3 Free Ways to Find Out What Editors Really Think

Carol Tice

Editor thinkingIt’s one of the biggest problems in freelance writing.

You send out a query to an editor, or a letter of introduction to a business.

And then…nothing.

You never hear back. You’re left to wonder what you’re doing wrong.

Or you submit an article, and it gets killed. They give you some vague reason, such as, “Just not a fit for us at this time.”

How can you ever improve?

You’re stuck. But you need to break through and get answers, or you’re not going to get the kind of great-paying gigs you want.

Fortunately, there are several paths out of this dilemma. One is to hire an expensive writing coach and pay thousands for their input.

But there are free ways, too. Here are three:

 

1. Ask

Be bold, and email that editor again and ask for feedback on why they didn’t like your idea. You might not get an answer, but then again, you might get a quick, useful tip or two to improve your queries.

You can also ask any writer friends you might have, or editors with whom you do have relationships, to go over the queries you’re sending out to other editors. How could they be strengthened?

2. Compare

If you’re being edited and published anywhere, you have a powerful improvement tool right at your fingertips.

Simply take the article draft you turned in, and compare it, word by word, with the published version. What did they change?

Note how what they did made the piece stronger or more concise. This is like a free writing course!

For more value, if you have questions about things they changed, ask the editor why the change was made. This is how I learned much of what I know about article writing, line-by-line comparisons and asking questions.

Seeing how the editor tweaked the story may also help you develop stronger angles for your future pitches. It’ll give you a sense of what sorts of details, research facts, and quotes this editor likes.

3. Be a case study

Experts are always looking for students who shine, to use as case studies to help promote their coaching. Sometimes, they’ll cut you a free tuition deal if you’re willing to sit for a case study interview and share the story of how their insights helped your career.

I’ve had the pleasure of being a case study for a couple of my mentors, and it was super-fun! It’s great exposure for you, too, as they usually mention your company name. I’ve also gotten free access to courses, online tools, and mentoring groups for taking the time to do that.

 

 

 

 

 

18 Comments

  1. Elke

    I guess what I really trying to say is that there indeed cultural differences. And I don’t have a problem with that. I love it – it makes my work so very interesting. But I can’t help but wonder that since I am compelled to edit interviewees’ responses in line with the my editors’s reqs in the UK – in other words, the more dominant cultural expectations. I also wonder whether one day those other cultures that are less dominant in relation to articles written in the English language today, may become more dominant later. Particularly India – currently flagged by the International Monetary Fund as being expected to become the world’s fastest-growing major economy by 2016 ahead of China. And Indonesia – another bubbling economy to keep an eye on.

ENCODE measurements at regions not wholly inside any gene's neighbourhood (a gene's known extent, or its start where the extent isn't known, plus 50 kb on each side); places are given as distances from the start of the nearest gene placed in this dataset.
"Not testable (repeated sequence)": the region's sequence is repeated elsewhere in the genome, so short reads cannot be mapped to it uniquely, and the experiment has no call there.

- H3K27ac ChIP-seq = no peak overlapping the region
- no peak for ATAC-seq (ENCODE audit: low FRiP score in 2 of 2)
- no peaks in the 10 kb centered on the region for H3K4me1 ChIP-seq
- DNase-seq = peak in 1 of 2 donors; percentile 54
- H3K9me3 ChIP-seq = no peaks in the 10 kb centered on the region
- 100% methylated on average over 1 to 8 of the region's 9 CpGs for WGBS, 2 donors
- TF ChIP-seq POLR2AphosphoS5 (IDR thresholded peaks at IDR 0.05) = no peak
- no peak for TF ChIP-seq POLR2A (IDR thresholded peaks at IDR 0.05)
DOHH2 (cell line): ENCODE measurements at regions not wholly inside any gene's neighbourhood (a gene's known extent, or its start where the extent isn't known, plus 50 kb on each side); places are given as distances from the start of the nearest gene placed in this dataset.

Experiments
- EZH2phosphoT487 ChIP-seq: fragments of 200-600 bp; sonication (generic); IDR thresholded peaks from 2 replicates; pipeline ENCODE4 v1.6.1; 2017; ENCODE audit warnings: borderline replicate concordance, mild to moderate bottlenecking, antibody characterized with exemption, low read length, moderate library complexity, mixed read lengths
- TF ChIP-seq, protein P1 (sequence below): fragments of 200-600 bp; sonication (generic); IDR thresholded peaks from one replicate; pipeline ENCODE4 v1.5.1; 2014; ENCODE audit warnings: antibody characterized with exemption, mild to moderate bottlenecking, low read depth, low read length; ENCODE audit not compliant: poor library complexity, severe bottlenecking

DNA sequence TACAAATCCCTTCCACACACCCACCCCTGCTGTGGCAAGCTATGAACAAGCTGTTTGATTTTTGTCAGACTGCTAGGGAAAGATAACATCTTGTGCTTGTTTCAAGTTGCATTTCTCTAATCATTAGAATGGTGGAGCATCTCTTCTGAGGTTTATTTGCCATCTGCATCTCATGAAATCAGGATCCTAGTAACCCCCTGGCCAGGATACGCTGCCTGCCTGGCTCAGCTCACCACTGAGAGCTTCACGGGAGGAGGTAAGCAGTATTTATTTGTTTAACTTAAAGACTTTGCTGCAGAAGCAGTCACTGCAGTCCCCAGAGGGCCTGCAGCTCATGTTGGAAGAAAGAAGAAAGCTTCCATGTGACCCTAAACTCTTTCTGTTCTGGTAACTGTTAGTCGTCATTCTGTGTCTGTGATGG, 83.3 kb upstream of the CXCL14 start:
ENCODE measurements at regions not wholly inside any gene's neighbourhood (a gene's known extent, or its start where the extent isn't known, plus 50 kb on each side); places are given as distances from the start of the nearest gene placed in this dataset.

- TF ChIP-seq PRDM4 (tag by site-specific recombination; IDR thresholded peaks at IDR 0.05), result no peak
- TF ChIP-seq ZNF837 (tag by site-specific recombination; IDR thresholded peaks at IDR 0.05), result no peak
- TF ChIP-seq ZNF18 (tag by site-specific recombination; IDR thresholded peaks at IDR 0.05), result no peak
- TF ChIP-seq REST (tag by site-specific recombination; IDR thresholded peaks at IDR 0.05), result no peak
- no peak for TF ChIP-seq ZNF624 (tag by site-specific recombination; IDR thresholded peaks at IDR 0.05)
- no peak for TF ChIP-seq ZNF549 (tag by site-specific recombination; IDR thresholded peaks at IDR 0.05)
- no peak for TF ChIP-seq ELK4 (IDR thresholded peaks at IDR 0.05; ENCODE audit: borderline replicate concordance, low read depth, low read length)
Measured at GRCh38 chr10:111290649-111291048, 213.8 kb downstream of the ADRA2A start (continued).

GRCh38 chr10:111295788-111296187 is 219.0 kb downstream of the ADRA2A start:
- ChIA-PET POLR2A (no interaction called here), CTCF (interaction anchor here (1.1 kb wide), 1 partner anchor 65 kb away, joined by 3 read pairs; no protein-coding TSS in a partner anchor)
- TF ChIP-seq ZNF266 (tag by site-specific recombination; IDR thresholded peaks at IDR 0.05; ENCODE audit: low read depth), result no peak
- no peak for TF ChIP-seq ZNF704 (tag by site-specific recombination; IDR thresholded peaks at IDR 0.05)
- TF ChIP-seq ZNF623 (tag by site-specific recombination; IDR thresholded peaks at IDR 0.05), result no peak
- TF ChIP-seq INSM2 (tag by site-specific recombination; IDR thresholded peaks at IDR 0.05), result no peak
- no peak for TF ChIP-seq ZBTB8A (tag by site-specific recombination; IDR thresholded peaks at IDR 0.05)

By writing for an international B2B, I am essentially translating the thoughts and ideas of those who don’t speak English for an international readership. And my guess is that one day, people like me will eventually need to pay more consideration to the cultural expectations of India (plus Indonesia, China).

    (This is a personal passion of mine, and if anyone out there also has been getting a fascinating overview of various cultural differences in their own work (esp. Africa), I’d love to hear their thoughts…)

  2. Elke

    Too true. Americans do talk a lot and about every aspect pertaining to their business – not just the historic one 😉

    Scandinavians also hold history when it comes ot their businesses in very high regard, in my experience.

  3. Elke

    On the subject of regional variances…

    The cultural differences between nations can be so fascinating. I interview and write up articles about companies all over the world. And I have discovered, for instance, that Asian and Middle-Eastern interviewees generally want to give a very long account of how their operations commenced, including which family members exactly were involved.

    But in the final write-up, this aspect must be significantly shortened to make way for everything else that others in reading an international publication would expect to read.

    This, and other experiences, does makes me wonder if eventually, as the voices of more nations are heard, whether my mode of writing up the final copy will accordingly change.

    • Carol Tice

      I don’t know, Elke — I have the exact same experience with U.S. business owners!

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